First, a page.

Another woman who had been listening attentively to Mr. Mosa and Mrs. Tema Jeanne’s interviews was happy to tell us an incredible anecdote of her own about MAF saving her life.

“Several years ago, MAF actually evacuated me from Manakara because I was in a very critical health condition”, explains Mrs. Felicite. “MAF already had another flight planned for that day, so the pilots decided to leave Antananarivo at 4 o’clock in the early morning, Patrick being one of them, in order to land in Manakara at sunrise, pick me up, and be back in Antananarivo in time to still be able to do the second flight planned later in the day. After I had been admitted to the hospital, the doctor said that I had been very lucky to arrive just in time. If I had been admitted only a few hours later, I could have died!”

On the day of the interview, over 10 years after that event, she was sitting at the conference along with about 20 other people, discussing how the translation work is affecting people and society to this day.

Photo: Mark & Kelly Hewes

Just before the flight, Patrick took some time to ask a few more questions to the whole group flying that day. Both Rosefine and Mariette also shared stories of their adventures while travelling by bus. They have to cross six rivers with a type of ferry. Some ferries do not even have an engine, so the ferry loaded with the car has to be pulled with a rope. Some cannot be used at night, so sometimes you arrive at a river in the evening, and you have to wait until the next morning to cross it. If there is a hotel, you try to get a room there, but sometimes there are no hotels at all, and you spend the night either sitting in the bus, trying to sleep, or next to the bus on the street with a blanket.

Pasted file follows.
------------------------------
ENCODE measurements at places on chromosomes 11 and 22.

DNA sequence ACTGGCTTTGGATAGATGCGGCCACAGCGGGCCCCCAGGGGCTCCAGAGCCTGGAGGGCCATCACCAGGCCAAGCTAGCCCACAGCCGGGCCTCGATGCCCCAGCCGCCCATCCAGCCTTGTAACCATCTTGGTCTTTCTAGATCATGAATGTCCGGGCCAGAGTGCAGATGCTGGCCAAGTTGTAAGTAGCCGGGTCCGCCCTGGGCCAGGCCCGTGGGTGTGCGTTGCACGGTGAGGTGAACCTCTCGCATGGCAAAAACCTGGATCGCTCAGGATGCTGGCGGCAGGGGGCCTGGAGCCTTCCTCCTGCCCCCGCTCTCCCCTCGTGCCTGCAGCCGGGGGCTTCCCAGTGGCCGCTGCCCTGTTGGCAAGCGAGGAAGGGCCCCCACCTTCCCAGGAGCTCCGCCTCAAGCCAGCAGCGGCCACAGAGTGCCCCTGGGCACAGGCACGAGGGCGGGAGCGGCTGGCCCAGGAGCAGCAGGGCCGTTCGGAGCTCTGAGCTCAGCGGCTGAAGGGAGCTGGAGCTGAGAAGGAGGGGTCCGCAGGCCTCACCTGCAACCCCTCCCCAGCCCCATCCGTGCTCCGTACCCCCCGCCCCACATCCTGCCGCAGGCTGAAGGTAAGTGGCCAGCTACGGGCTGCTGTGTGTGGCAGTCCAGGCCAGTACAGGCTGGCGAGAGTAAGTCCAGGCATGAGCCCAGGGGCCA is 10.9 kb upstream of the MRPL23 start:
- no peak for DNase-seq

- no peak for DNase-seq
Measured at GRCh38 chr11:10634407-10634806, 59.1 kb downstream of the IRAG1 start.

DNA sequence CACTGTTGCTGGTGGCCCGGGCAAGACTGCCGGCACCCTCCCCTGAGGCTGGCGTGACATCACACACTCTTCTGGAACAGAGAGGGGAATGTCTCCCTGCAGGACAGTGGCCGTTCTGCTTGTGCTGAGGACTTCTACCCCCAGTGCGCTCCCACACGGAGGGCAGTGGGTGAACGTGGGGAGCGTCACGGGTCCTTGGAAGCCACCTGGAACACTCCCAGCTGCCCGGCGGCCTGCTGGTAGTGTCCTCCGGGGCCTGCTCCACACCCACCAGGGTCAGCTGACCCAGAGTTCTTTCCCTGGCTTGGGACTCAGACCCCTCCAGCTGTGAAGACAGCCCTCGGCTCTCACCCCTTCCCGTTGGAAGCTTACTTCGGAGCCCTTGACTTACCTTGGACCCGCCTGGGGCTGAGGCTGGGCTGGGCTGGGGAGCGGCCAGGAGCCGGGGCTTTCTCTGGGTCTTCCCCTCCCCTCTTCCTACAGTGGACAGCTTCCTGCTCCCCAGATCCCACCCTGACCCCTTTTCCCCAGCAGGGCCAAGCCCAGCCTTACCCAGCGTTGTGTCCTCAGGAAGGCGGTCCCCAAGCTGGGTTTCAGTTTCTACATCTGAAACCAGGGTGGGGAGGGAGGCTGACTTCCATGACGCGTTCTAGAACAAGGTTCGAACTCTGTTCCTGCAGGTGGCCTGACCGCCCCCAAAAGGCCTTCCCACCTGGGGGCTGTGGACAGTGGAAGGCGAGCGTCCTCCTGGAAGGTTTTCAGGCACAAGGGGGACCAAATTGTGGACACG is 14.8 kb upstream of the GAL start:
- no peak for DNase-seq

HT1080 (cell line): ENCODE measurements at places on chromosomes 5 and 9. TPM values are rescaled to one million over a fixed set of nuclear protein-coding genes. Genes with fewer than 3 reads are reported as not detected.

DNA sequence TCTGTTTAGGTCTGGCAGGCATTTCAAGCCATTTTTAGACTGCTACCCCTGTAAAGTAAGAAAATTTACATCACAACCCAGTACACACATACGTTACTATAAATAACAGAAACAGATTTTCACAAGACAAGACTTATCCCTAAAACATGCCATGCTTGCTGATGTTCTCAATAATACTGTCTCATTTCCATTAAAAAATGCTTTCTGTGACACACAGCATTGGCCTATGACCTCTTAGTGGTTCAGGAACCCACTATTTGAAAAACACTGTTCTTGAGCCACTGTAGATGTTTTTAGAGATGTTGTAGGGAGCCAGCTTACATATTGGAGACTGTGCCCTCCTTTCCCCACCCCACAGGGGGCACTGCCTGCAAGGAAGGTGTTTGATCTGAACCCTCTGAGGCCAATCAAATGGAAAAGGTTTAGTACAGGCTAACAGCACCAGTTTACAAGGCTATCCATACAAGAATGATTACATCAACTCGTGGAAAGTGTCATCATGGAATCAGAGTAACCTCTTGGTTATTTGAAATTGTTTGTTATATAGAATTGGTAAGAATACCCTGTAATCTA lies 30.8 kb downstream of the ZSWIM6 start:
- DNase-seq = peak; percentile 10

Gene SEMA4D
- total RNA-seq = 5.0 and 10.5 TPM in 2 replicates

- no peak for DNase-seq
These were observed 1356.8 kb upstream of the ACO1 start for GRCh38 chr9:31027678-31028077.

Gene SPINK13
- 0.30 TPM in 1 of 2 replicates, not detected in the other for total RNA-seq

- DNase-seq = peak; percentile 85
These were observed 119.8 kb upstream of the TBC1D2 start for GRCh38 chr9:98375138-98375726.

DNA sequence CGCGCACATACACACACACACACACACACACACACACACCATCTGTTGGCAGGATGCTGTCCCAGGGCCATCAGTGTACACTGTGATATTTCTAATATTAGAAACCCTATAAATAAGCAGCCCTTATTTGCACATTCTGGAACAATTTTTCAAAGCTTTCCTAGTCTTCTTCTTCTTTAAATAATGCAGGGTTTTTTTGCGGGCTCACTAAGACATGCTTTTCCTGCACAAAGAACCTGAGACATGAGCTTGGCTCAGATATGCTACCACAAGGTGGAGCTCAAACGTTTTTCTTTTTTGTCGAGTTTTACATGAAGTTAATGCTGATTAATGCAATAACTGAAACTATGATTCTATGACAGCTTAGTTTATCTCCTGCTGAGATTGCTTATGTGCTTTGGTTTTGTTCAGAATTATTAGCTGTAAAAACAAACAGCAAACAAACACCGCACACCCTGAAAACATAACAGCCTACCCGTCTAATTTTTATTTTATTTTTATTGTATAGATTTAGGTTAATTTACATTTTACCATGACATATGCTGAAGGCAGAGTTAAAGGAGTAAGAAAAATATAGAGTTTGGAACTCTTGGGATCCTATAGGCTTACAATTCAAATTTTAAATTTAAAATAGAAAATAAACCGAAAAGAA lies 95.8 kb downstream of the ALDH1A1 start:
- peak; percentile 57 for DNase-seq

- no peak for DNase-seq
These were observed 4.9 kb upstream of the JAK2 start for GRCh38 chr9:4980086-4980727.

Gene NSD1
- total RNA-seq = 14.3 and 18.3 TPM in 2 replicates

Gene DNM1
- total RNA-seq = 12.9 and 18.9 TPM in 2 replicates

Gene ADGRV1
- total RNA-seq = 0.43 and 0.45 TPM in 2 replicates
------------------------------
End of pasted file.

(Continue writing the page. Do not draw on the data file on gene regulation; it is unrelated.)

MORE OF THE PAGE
Mahamiadana Farlain and his co-worker Rabemahazaka just travelled with MAF for the first time. One thing they mentioned was that they were happily surprised to see the pilot pray before the flight. That does not tend to happen in buses, even if the drivers are Christians!